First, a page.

Learjet. It sounds fast and it is. This airplane has had a place in our aviation consciousness for a long time as the ultimate in speed, wealth, luxury and convenience. When first introduced by Bill Lear in 1964 it became synonymous with these things and more. Lear had bought the tooling for a Swiss ground-attack fighter aircraft (FFA-P16) and shipped it to Wichita, Kansas. So began the Lear 23. Soon the Lear 24, in various iterations, followed, and the myth, or several myths, were born.
As a college student, I watched in stunned silence as a Lear 24 taxied up to a small upstate New York terminal where I was working the Avis Rent A Car counter and driving an airport limousine. After that, I could think of nothing but Learjets. A friend gave me a tie tack in the shape of a tiny silver 24. I wore it everywhere. He later gave me an elegant model of the airplane, which sat atop my bureau in the one-room dorm facility I later occupied while in school in New York City in 1967. In the close confines of a big city, that Learjet held promise of escape and adventure. It prompted me to get a private ticket. Back in those days of limitless future, I hoped one day to own and fly one.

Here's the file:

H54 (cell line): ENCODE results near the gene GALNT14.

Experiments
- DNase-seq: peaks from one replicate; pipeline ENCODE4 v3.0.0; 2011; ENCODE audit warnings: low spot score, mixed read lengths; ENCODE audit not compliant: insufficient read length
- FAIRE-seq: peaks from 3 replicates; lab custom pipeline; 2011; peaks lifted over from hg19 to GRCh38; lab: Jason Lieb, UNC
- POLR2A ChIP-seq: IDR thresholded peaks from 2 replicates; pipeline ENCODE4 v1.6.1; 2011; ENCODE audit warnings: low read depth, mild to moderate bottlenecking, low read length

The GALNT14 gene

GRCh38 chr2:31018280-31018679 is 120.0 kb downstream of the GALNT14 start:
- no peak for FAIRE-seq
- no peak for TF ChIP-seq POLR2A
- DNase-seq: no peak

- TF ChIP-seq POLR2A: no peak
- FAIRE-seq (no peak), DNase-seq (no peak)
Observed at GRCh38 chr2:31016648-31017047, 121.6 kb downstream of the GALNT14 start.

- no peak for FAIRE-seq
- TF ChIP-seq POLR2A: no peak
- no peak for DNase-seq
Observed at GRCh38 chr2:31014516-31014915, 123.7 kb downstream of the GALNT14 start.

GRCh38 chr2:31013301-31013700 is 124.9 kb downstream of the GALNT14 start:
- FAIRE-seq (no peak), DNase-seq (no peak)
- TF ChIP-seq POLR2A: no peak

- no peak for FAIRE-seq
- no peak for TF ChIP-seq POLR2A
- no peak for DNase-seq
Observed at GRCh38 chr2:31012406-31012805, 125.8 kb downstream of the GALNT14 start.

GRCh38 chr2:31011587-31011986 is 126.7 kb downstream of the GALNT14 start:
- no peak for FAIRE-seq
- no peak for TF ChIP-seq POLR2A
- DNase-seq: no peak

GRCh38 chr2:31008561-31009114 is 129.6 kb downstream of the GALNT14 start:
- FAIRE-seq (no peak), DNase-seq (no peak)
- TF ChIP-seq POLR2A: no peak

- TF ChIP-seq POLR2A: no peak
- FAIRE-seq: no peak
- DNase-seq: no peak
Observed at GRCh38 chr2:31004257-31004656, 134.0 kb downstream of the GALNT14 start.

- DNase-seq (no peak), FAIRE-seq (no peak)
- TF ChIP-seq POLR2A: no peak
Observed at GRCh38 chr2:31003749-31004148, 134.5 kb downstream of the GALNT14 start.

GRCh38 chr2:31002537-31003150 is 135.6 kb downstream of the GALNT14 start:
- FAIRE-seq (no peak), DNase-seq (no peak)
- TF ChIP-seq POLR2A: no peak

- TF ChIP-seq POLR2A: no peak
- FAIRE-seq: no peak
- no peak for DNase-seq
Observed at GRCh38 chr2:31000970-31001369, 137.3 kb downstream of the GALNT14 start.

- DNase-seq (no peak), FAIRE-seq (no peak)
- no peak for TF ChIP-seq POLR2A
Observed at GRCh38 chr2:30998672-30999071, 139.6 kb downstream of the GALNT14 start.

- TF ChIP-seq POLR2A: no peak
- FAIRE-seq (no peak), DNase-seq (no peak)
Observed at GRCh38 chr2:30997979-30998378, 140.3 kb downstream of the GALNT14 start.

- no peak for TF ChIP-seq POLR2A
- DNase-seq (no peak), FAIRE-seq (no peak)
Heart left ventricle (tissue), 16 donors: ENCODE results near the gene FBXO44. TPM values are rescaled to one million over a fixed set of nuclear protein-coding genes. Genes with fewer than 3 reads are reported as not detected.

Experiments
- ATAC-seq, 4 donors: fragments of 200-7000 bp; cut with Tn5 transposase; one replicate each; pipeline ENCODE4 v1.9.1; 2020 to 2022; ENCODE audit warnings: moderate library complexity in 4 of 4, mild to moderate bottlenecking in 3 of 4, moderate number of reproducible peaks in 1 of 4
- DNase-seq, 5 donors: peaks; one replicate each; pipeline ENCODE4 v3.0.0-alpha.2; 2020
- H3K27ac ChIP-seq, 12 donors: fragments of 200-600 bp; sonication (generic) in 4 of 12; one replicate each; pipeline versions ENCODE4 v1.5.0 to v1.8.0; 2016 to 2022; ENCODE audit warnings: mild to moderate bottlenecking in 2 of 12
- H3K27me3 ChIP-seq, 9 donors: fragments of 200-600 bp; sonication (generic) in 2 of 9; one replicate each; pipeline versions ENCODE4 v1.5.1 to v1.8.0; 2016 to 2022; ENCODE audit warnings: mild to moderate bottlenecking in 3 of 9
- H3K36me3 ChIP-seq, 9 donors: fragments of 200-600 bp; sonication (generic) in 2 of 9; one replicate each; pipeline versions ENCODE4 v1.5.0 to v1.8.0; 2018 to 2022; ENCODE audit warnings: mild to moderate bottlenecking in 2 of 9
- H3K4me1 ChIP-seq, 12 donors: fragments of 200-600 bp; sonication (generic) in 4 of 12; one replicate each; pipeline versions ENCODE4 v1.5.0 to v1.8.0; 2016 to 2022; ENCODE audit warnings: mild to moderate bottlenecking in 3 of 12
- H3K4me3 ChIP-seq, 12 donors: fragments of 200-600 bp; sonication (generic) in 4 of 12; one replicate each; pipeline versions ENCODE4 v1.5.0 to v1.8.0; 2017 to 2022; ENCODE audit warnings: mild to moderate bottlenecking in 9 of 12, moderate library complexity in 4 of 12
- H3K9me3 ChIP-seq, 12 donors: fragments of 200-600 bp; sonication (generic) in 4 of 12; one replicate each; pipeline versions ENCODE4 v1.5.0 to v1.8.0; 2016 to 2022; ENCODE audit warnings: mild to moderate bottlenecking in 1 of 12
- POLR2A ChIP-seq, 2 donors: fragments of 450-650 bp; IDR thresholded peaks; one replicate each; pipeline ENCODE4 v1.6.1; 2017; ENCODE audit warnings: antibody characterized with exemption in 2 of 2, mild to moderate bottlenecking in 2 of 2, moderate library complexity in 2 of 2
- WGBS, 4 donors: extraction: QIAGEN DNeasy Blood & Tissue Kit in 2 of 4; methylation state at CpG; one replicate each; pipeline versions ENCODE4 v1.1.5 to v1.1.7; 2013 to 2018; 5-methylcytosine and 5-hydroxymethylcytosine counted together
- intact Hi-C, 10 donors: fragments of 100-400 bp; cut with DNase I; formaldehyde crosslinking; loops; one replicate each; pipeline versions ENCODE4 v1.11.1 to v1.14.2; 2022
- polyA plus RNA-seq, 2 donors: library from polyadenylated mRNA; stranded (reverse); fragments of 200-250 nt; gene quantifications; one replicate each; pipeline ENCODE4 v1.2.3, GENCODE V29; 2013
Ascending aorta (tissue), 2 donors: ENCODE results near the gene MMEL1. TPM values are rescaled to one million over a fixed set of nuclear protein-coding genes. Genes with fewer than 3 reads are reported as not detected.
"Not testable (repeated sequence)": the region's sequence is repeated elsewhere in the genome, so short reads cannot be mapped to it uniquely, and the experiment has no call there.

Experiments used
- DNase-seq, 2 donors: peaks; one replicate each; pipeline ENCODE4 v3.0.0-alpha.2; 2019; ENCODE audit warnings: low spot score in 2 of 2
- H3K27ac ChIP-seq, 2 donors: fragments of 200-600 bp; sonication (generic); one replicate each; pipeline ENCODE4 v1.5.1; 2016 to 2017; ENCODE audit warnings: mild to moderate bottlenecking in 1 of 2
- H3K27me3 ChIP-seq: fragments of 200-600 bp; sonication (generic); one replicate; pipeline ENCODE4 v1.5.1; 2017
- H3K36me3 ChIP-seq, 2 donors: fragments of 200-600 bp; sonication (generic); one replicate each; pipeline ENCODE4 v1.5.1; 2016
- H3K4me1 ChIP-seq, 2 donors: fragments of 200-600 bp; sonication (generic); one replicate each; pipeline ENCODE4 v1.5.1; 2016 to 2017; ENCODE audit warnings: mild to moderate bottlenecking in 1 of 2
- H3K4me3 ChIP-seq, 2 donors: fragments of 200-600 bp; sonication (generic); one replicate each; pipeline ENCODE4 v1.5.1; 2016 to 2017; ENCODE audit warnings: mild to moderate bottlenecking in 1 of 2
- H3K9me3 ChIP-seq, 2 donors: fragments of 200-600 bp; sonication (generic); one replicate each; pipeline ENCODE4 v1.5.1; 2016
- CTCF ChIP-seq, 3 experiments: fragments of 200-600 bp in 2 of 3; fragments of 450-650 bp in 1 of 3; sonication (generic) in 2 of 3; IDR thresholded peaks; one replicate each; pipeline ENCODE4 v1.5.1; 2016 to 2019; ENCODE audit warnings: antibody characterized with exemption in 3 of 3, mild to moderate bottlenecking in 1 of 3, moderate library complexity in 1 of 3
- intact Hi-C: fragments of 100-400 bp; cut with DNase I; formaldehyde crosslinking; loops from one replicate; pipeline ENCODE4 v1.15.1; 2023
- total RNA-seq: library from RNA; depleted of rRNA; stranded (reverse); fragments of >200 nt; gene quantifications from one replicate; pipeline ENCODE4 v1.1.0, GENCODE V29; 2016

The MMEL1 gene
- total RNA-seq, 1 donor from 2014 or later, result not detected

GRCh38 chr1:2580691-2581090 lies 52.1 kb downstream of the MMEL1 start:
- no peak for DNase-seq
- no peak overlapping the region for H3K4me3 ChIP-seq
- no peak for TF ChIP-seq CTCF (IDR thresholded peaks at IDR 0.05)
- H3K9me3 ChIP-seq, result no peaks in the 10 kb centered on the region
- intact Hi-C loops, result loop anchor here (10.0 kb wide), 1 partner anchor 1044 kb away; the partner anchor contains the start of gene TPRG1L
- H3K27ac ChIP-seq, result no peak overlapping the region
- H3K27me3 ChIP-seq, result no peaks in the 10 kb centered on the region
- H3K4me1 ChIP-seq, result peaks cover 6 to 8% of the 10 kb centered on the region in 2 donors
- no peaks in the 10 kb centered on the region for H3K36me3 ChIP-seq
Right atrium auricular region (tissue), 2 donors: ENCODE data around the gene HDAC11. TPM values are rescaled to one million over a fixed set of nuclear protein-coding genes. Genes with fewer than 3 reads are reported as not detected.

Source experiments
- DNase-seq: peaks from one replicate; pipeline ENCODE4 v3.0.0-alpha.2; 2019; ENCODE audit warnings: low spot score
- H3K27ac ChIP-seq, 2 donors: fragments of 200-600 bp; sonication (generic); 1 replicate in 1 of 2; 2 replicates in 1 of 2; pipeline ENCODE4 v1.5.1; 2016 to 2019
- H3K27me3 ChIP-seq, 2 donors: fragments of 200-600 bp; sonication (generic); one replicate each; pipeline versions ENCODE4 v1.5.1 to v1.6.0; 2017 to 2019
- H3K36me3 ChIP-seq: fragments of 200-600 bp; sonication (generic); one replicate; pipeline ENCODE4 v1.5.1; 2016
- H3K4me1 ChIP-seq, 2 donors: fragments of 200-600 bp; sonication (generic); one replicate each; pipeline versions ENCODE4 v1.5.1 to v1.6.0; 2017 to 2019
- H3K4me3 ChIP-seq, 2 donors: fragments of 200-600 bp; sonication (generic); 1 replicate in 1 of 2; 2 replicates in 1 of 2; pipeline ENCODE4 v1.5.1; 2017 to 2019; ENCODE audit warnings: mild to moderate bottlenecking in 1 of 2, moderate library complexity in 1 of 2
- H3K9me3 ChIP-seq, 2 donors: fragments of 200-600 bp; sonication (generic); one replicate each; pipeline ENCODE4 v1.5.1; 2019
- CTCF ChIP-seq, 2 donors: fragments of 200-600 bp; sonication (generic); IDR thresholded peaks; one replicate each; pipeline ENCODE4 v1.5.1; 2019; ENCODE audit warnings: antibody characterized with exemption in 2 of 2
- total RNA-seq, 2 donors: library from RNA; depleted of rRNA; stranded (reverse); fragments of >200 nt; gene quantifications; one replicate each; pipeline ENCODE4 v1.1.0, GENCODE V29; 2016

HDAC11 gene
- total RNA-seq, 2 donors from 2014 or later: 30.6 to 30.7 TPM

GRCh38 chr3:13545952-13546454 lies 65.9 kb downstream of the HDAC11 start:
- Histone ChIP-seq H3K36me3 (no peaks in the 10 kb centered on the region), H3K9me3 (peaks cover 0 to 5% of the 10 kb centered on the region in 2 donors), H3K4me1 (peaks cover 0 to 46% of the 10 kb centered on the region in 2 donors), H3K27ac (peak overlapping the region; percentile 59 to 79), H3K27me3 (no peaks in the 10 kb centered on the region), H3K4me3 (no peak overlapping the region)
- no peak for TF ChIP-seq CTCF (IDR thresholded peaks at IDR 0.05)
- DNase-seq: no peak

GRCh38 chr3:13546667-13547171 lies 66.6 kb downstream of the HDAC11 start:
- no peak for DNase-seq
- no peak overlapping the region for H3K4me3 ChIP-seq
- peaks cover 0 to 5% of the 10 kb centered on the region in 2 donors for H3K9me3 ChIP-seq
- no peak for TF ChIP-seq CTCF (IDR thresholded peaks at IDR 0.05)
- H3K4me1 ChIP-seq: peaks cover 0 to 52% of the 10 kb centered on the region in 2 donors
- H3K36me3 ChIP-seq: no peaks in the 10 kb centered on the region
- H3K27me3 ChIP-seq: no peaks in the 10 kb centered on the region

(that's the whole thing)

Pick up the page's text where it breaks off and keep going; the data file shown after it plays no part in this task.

It has turned out that owning a Learjet won’t be in the cards for me. Some 44 years later my financial situation isn’t likely to change that much for the better fast enough to realize that dream. But I have, finally, learned to fly one.
This past May I attended FlightSafety International in Atlanta to get typed in the Lear 31. The 31 is the most evolved direct descendant of the early Learjets and the last designed before Bombardier Aerospace took over in 1990. The Lear 31 first flew in 1987 and the 31A was delivered up until 2003. With winglets (Longhorns!), EFIS and 3,500 pounds of thrust per side, this was the ultimate evolution of Bill Lear’s concept.